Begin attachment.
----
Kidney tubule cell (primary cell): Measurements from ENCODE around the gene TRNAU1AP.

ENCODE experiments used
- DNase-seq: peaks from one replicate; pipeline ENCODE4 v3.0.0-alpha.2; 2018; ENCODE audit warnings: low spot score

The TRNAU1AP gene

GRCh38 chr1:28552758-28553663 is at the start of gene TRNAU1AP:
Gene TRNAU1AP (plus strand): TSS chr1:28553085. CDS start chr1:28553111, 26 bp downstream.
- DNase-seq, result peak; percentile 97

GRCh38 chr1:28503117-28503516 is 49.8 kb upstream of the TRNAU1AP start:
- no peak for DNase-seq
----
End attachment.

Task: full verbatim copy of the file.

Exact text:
Kidney tubule cell (primary cell): Measurements from ENCODE around the gene TRNAU1AP.

ENCODE experiments used
- DNase-seq: peaks from one replicate; pipeline ENCODE4 v3.0.0-alpha.2; 2018; ENCODE audit warnings: low spot score

The TRNAU1AP gene

GRCh38 chr1:28552758-28553663 is at the start of gene TRNAU1AP:
Gene TRNAU1AP (plus strand): TSS chr1:28553085. CDS start chr1:28553111, 26 bp downstream.
- DNase-seq, result peak; percentile 97

GRCh38 chr1:28503117-28503516 is 49.8 kb upstream of the TRNAU1AP start:
- no peak for DNase-seq